Mosy eco-nuts hate reservoirs but they offer a lot. Water-sports, water (duh), wildlife access, and supply to farm lands.

No-brainer.


Yup.

But instead of being proactive by funding and creating more of these, the state governor would rather have some bs "bullet train".

And the politically left inclined will keep crying foul on the part of the states agriculture industry, subsidized or not, that is a major player in feeding the world's growing population.

Politics, you bet.
John M

climber
Feb 13, 2014 - 10:51pm PT
He was an electrical engineer. He helped design the pumping plants at San Luis reservoir. Plus he helped design parts of the california aqueduct. He ended up in management and retired from being in charge of Lake Castaic, Pyramid Lake, and a few hundred miles of the aqueduct. He was being groomed to go to Sacramento, but had a heart attack in his early 50s and stayed in southern california.

I have a funny story about his work. At one point he was in management at San Luis reservoir when the state workers went on strike. In management he wasn't allowed to go on strike, though he supported their position. But many of the workers were ignorant of his support and we were harassed fairly often. I was attacked a couple of times and got my ass handed to me by groups of guys. But the funny part was that one day my dad got a call and it was from a worker threatening him. He hung up and a brick came flying through our living room window. Almost immediately after that we got another phone call and my dad answered it without giving the person a chance to speak. He cussed the guy out calling him an as#@&%e and saying that he was going to kick his ass. The guy calling was governor Jerry Brown.

klk

Trad climber
cali
Feb 13, 2014 - 10:53pm PT
70plus % of all California grown Agriculture/Produce is exported throughout the planet and consumed by, Humans as indicated by KLK.

yes it is, but only because cali taxpayers subsidize it, and you have argued in this thread that we aren't subsidizing it enough-- that taxpayers ought to invest hundreds of billions more in building new reservoirs in unfavorable sites so that we can keep sending water at below-market-rates to china in the shape of almonds or to the obese in the shape of pre-formed hamburger patties from feedlot beef.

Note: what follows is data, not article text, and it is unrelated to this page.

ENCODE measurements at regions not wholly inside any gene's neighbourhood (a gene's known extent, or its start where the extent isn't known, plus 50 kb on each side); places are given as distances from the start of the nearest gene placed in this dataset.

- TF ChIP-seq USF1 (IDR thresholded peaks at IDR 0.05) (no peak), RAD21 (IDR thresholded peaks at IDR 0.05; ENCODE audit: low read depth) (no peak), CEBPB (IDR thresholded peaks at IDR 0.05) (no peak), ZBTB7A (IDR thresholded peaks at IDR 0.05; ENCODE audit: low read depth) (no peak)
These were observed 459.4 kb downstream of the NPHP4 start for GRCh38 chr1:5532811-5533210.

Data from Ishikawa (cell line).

that seems pretty much insane to me. which is why no one else in california or even heaven help us washington dc is proposing that the way out of this debacle is to build more big reservoirs. not even the nunes proposal that dmt led with-- as an example of really dumbass political theater --proposed new major storage projects.

the mere tunnel/pump projects that jerry brown is pimping come in at 25 billion (and the study's author concedes that even that project is likely to come in at a much higher price tag for the simple construction). i don't know anyone who really believes that the tunnel plan could come in anywhere near 25billion new tax payer dollars.

we could have vastly higher population in and outside of california without any change in the water we currently have in a drought year. we just wouldn't have folks eating taxpayer subsidized burgers and almonds. the fantasy reservoirs that you and now bluering (heh) are demanding would cost an almost inconceivable sum-- probably trillions. and that's if there was water to fill them.